note: the fact that both PC and LR show as NULL here sure didn't help tracking down the problem. I didn't bother investingating much further though, as I'm not familiar enough with FreeRTOS internals to appreciate the possible ramifications of a context switch occuring outside the supervision of the scheduler.

Anyway, the following patch seems to fix the issue for vTaskResume(), but then again I guess other functions (xTaskResumeAll(), and possibly xTaskResumeFromISR()) should be fixed as well.

~~~~ diff --git a/sat/sys/FreeRTOS/tasks.c b/sat/sys/FreeRTOS/tasks.c index 2fb4c2f..1534855 100644 --- a/sat/sys/FreeRTOS/tasks.c +++ b/sat/sys/FreeRTOS/tasks.c @@ -1439,7 +1439,7 @@ StackType_t *pxTopOfStack; prvAddTaskToReadyList( pxTCB );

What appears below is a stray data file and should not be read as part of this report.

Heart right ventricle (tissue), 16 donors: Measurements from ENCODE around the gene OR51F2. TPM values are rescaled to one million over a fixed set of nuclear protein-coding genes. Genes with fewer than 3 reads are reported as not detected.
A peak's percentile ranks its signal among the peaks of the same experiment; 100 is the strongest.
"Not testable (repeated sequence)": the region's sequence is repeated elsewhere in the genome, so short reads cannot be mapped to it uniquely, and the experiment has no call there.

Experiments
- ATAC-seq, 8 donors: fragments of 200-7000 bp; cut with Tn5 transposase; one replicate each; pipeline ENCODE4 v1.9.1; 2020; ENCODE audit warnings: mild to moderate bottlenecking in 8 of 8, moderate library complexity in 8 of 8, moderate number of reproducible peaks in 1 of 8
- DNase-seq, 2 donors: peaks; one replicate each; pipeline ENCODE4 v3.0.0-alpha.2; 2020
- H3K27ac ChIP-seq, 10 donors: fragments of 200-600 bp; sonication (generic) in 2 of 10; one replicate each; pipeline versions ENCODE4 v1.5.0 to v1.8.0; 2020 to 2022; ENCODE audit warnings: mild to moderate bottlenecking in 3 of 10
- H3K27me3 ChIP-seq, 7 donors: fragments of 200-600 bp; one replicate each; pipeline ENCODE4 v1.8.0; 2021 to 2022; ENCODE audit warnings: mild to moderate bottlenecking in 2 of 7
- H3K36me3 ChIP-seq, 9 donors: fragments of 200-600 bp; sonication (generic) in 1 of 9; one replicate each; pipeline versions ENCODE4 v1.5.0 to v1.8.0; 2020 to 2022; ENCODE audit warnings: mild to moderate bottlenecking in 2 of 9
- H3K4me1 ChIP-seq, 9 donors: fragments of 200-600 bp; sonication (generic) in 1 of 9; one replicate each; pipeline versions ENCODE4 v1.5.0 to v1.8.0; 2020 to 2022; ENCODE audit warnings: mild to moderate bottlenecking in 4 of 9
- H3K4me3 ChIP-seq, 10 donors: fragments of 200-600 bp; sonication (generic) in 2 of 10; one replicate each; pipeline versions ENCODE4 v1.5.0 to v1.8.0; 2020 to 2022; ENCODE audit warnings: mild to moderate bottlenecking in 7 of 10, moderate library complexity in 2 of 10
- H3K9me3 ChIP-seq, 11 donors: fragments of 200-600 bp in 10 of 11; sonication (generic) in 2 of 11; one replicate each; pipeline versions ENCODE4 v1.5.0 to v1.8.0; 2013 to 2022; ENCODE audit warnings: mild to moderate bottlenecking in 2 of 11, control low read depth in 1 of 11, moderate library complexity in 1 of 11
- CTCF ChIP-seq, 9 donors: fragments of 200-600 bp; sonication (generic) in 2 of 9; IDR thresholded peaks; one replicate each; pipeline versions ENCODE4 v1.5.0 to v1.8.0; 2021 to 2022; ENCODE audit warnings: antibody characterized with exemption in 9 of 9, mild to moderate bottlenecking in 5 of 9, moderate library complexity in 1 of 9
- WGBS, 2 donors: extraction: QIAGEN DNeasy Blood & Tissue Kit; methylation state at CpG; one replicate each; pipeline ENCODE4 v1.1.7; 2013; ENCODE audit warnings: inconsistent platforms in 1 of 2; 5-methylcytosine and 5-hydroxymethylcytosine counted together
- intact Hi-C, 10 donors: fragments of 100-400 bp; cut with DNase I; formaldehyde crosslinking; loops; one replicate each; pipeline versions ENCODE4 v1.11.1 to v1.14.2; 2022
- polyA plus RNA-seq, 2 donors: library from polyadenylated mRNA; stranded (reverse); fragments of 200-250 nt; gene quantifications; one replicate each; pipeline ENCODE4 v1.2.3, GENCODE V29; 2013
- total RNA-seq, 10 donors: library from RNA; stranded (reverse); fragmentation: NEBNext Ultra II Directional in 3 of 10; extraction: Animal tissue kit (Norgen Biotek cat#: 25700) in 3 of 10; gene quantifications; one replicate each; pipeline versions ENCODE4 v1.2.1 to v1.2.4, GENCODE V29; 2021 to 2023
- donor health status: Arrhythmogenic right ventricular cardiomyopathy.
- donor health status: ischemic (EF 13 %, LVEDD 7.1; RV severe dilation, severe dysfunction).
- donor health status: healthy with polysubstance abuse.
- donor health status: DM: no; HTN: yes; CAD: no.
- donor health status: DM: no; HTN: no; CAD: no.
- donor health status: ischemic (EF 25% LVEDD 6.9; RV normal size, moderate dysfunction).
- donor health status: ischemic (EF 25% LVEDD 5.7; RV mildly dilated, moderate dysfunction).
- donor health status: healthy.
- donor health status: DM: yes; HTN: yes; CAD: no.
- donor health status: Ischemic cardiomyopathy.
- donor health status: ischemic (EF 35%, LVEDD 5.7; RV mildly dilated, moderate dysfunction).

/* We may have just resumed a higher priority task. */
  • if( pxTCB->uxPriority >= pxCurrentTCB->uxPriority )
  • if( ( pxTCB->uxPriority >= pxCurrentTCB->uxPriority ) && ( xSchedulerRunning != pdFALSE ) ) {
    /* This yield may not cause the task just resumed to run, but will leave the lists in the correct state for the ~~~~

Does this workaround look reasonable to you guys ? Should I create a ticket about this issue ?

Cheers, -Olivier.


calling vTaskResume() before the scheduler is started may lead to a call to portYIELD()

Posted by heinbali01 on September 27, 2015

Hi Olivier,

Here below you find another way to create a task which will only start running when it is said to do so.

It is a fragment from one of the examples in http://freertos.org/tcp It uses the couple xTaskNotifyGive() / ulTaskNotifyTake() to keep a task in a 'suspended' state.

~~~~~